August 11, 2009 10:23:00 AM
Two people received standing ovations at MUW''s convocation Monday morning, both of them well deserved: Sallie Reneau and Claudia Limbert.
Most know by now that Reneau is the 19th century activist, who was instrumental in the creation of the school that became Mississippi University for Women. Reneau''s life was one of public service, both in her advocacy of education for women and her efforts as a nurse. She died in 1878 while tending victims of a yellow fever epidemic.
Reneau University is the name Limbert put forth Monday for consideration by the board of the state Institutions of Higher Learning and then the Legislature. We think it''s the perfect choice and hope it sails through to acceptance.
The MUW president deserves praise for her leadership during the 22-month-long name change process that has involved literally thousands of people and hundreds of meetings. Throughout that undertaking -- maybe ordeal is a more accurate word -- Limbert has endured all manner of criticism for all manner of transgressions, real and imagined: She was going to ram Welty U. through; committee members were hand-picked according to their ideology; the new name was solely her choice.
Hogwash. Through a protracted and exacting process, the names Waverley, Welty and Reneau bubbled to the surface. Though she attended The W for two years in the 1920s, Welty''s connections to the school were tenuous. When her family vetoed the idea of using the Welty name, Waverley and Reneau remained. Other than beginning with the letter "W," Waverley has no relevance for the school. The choice seemed obvious.
Support for change has snowballed as more have come to realize name change is a matter of survival for MUW. That message was repeated like a mantra by Monday''s convocation speakers.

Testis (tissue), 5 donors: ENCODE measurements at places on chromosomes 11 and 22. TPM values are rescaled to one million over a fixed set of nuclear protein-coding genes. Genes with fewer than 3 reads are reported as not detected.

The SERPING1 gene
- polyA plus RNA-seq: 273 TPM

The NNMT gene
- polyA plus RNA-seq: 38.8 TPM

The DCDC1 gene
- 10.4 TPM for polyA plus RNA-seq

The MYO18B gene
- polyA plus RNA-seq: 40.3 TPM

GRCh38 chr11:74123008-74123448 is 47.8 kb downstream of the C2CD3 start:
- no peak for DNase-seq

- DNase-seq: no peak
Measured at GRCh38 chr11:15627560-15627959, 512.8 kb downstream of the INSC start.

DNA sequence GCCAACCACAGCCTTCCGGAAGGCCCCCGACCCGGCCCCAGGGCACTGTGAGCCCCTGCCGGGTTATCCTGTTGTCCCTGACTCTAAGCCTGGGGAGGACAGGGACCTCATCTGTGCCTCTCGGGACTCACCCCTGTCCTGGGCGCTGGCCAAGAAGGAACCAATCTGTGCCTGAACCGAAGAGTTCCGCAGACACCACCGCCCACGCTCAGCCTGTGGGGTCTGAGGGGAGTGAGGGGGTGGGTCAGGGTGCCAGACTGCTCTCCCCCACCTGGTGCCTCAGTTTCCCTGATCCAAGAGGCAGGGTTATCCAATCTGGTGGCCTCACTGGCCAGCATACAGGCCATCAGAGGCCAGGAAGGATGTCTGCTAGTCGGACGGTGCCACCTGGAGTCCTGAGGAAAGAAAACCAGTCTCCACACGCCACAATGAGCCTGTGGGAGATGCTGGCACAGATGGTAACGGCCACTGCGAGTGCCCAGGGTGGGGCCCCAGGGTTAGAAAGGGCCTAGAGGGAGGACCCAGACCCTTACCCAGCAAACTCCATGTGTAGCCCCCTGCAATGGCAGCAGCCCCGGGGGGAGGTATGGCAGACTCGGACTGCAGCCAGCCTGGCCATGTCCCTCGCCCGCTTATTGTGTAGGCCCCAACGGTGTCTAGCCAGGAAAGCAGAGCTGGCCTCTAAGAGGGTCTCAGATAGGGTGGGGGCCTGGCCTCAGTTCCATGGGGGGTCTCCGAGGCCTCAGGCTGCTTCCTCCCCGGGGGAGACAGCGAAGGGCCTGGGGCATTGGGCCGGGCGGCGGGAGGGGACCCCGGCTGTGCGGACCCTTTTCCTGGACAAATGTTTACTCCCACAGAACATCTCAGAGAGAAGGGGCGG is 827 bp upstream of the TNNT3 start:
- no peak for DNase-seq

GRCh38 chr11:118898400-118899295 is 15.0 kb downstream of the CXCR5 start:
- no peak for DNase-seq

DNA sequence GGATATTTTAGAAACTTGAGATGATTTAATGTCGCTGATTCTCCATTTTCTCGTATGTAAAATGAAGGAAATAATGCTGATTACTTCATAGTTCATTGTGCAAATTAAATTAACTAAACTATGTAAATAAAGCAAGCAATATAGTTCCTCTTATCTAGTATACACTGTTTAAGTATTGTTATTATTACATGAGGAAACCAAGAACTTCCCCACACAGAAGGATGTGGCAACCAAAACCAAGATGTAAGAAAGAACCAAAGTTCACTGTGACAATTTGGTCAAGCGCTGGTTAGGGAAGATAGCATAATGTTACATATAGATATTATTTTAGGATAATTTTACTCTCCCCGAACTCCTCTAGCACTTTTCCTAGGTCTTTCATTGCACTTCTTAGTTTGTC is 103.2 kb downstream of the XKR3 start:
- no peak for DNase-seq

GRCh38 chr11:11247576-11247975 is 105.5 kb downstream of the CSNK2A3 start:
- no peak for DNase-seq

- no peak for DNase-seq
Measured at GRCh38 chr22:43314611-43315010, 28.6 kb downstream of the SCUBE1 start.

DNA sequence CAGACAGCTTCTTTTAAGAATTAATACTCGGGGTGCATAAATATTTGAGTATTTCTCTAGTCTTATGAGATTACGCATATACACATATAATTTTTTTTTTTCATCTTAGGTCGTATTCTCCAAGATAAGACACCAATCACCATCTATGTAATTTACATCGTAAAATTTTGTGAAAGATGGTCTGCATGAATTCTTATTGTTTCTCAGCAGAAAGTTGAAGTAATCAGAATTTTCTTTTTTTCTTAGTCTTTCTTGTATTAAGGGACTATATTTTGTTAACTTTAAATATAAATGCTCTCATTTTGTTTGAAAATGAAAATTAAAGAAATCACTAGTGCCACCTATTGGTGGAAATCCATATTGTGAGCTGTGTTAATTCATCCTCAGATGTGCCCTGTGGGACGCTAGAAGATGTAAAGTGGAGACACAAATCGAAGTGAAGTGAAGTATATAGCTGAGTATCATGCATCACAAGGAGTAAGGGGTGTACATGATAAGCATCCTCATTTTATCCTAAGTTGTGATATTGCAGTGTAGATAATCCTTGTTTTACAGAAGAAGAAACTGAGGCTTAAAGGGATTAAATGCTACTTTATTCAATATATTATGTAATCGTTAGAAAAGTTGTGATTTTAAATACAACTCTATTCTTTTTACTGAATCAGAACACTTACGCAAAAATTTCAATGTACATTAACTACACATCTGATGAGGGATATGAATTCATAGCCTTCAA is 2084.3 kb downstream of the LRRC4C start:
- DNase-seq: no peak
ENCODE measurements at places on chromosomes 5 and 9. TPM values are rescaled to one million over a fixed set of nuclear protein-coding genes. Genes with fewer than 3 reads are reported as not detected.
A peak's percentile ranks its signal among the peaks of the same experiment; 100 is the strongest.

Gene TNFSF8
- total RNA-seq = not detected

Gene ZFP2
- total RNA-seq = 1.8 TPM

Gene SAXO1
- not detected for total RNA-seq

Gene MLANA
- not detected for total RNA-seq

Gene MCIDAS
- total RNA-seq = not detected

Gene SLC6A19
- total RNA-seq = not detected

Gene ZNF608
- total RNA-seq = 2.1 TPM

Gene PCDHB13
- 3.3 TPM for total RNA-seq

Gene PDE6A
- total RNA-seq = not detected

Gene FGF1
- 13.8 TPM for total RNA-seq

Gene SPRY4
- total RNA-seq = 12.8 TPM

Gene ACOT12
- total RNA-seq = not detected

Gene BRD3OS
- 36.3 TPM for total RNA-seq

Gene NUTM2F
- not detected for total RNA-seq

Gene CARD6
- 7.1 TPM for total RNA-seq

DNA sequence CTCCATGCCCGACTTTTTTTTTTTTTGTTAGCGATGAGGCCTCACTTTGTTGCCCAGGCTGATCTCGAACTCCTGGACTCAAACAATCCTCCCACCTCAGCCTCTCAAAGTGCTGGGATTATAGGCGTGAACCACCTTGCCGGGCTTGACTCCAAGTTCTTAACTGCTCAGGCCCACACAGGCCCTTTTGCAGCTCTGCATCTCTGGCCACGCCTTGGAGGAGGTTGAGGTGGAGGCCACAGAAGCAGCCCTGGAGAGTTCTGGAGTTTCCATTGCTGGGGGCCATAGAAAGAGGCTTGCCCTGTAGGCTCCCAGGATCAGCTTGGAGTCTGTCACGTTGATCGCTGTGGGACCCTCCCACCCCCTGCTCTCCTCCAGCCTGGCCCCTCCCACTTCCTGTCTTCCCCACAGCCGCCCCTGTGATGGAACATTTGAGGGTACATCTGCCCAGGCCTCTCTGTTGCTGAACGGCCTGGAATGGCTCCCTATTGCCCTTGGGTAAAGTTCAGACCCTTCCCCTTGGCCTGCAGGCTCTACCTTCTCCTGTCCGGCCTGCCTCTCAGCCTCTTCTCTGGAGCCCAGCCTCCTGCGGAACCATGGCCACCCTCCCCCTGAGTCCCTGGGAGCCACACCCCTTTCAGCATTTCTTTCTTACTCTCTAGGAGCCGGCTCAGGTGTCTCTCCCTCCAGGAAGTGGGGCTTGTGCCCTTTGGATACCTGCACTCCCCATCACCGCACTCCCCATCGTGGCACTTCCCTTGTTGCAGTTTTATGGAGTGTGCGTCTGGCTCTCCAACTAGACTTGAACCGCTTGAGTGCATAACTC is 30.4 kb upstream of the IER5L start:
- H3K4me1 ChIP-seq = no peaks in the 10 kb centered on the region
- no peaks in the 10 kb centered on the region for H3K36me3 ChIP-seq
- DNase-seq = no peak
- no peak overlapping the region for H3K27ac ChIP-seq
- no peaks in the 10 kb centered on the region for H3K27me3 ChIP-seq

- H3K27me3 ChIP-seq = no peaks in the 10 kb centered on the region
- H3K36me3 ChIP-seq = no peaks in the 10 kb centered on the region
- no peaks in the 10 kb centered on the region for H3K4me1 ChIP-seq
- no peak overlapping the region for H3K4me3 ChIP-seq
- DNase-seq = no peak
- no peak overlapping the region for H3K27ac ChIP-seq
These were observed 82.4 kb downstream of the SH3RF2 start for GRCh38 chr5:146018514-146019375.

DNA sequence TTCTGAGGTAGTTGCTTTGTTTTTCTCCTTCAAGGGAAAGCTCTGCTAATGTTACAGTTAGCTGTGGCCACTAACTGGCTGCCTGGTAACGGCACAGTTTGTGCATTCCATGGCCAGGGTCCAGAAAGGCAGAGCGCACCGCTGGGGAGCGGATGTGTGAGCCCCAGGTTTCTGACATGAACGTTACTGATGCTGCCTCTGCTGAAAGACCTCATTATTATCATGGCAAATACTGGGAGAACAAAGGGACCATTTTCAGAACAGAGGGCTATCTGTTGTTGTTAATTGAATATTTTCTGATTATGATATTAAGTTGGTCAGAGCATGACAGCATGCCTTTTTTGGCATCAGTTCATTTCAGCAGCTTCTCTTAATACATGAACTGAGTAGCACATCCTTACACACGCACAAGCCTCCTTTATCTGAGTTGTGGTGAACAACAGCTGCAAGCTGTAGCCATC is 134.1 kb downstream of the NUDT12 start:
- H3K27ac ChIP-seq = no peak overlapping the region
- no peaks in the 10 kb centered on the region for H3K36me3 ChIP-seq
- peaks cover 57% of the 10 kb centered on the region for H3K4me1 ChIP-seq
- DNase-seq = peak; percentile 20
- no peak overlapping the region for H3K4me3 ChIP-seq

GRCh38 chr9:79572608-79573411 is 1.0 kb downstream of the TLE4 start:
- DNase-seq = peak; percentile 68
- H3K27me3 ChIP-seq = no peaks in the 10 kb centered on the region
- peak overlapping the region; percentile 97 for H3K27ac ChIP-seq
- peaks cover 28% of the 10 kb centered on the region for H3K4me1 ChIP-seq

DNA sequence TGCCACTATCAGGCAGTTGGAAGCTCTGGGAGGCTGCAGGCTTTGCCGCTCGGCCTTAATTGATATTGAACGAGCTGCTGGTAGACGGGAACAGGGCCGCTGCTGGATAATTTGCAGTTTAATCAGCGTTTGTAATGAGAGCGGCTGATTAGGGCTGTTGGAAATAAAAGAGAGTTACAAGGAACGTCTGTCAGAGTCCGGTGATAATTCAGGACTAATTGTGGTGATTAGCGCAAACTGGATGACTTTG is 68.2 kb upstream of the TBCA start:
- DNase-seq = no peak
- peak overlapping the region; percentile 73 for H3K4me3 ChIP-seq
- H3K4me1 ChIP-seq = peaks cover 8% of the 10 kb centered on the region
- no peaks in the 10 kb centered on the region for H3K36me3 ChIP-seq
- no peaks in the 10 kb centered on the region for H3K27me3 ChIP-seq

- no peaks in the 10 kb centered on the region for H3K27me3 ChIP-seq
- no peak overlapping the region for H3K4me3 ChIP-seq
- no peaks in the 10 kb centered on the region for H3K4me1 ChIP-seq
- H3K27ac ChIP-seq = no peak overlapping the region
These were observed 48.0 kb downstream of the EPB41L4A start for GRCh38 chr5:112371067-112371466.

4-County CEO and MUW alumna Allegra Brigham noted that 97 percent of college age women would not consider attending a women''s school. By keeping "for Women" The W is limiting itself to a pool of 3 percent of college-bound female high school students; no doubt the percentage of males who would consider a women''s college is even less.
Times change and times have changed for MUW. In a conversation after Monday''s event IHL Board President Scott Ross offered a dire forecast: "It''s a fight now, but If we don''t do something, 10 years from now there''ll be nothing to fight over."
Limbert has recognized this and to her credit, she has undertaken what her predecessors were unwilling to do. As IHL Commissioner Hank Bounds said Monday, "Dr. Limbert, I appreciate your courage, your campus'' courage."
So do we. And let us hope the Legislature when asked to vote on name change for MUW will find the same courage Limbert has shown.
Hogwash Is Right commented at 8/11/2009 12:57:00 PM:
Hogwash is a good term to use for the farce that you choose to consider a "protracted and exacting process." Protracted, yes. Exacting, no. Unless you consider how exactly it was all contrived to "arrive" at the foregone conclusion that MUW's name "must" change.